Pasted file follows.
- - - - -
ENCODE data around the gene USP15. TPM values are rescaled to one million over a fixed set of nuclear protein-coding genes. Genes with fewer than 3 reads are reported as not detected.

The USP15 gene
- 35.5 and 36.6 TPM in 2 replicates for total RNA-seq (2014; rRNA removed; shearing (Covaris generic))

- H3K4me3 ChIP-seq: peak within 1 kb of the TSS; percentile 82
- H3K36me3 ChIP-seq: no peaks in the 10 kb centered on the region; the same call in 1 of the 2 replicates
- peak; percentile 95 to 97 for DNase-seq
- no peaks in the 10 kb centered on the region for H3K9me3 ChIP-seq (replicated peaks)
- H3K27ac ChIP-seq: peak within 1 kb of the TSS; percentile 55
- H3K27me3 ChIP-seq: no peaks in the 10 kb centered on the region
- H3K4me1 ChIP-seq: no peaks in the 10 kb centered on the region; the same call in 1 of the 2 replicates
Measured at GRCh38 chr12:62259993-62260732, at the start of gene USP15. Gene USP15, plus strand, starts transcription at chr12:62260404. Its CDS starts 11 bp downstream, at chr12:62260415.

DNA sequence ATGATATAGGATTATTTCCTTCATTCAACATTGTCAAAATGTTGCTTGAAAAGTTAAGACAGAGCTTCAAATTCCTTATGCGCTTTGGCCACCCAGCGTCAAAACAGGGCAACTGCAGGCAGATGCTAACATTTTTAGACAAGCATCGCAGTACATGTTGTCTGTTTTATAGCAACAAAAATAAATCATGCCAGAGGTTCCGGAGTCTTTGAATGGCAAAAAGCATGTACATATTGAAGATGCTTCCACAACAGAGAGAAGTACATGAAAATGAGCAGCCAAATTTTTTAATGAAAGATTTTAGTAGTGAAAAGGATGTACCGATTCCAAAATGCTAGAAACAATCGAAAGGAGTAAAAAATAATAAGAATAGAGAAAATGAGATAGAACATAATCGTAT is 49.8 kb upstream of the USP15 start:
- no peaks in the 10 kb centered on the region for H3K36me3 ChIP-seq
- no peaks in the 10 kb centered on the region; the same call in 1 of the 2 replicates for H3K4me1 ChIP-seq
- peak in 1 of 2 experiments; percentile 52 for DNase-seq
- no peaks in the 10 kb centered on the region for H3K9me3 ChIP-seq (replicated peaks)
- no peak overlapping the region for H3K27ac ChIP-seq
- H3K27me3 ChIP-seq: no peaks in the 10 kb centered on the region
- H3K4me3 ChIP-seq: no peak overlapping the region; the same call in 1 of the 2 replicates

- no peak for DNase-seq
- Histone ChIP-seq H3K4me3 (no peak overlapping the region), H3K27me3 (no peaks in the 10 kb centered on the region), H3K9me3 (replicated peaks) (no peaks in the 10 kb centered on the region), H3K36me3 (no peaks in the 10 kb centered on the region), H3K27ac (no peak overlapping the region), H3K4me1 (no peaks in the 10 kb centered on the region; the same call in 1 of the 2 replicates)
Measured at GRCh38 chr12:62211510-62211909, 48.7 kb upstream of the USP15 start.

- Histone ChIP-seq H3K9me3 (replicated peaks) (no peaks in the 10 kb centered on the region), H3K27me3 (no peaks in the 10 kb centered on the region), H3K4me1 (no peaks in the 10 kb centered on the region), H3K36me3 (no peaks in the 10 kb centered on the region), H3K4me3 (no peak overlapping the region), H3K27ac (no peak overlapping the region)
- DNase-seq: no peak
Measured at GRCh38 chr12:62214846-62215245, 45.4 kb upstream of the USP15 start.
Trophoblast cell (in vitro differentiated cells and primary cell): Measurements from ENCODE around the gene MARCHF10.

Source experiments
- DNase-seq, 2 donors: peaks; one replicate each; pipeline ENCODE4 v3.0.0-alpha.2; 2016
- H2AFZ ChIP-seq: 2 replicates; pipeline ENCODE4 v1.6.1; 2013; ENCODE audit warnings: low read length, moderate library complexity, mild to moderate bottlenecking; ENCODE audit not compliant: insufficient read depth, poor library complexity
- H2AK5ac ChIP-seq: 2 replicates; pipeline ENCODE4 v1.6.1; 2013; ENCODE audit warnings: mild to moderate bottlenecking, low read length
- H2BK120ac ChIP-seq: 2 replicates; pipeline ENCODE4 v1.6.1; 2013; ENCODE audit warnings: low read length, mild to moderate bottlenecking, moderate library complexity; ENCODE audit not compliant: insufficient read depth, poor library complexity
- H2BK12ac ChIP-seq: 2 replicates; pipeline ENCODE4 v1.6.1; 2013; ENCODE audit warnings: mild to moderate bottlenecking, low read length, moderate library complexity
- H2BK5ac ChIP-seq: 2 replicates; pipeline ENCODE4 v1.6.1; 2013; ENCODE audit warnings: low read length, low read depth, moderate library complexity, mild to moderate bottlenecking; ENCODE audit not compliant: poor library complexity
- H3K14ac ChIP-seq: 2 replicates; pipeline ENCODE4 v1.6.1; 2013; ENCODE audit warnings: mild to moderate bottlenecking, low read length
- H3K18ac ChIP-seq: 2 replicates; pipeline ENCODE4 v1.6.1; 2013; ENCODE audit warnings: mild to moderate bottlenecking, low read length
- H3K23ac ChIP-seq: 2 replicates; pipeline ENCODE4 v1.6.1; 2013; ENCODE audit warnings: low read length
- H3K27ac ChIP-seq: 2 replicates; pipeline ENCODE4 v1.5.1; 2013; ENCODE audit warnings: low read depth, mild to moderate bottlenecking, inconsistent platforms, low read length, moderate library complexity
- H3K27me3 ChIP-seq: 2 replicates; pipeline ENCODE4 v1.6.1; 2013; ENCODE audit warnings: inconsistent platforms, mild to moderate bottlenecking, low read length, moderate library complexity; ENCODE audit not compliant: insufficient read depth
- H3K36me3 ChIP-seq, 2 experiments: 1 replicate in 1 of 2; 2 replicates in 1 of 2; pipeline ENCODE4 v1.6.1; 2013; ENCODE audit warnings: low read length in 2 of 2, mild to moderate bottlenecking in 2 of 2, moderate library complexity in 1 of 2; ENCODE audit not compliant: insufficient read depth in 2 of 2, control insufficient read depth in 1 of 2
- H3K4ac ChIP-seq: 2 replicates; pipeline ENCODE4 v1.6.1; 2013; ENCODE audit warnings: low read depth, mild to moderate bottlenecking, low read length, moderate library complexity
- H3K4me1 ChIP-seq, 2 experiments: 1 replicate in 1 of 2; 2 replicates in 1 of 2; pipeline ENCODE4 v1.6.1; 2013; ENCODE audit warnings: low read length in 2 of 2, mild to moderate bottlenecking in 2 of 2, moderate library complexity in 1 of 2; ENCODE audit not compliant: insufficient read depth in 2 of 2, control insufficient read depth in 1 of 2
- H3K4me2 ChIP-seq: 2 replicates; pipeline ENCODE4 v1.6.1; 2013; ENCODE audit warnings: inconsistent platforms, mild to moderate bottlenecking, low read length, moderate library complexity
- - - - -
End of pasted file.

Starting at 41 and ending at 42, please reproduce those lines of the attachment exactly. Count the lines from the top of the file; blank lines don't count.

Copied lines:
- H3K4me1 ChIP-seq, 2 experiments: 1 replicate in 1 of 2; 2 replicates in 1 of 2; pipeline ENCODE4 v1.6.1; 2013; ENCODE audit warnings: low read length in 2 of 2, mild to moderate bottlenecking in 2 of 2, moderate library complexity in 1 of 2; ENCODE audit not compliant: insufficient read depth in 2 of 2, control insufficient read depth in 1 of 2
- H3K4me2 ChIP-seq: 2 replicates; pipeline ENCODE4 v1.6.1; 2013; ENCODE audit warnings: inconsistent platforms, mild to moderate bottlenecking, low read length, moderate library complexity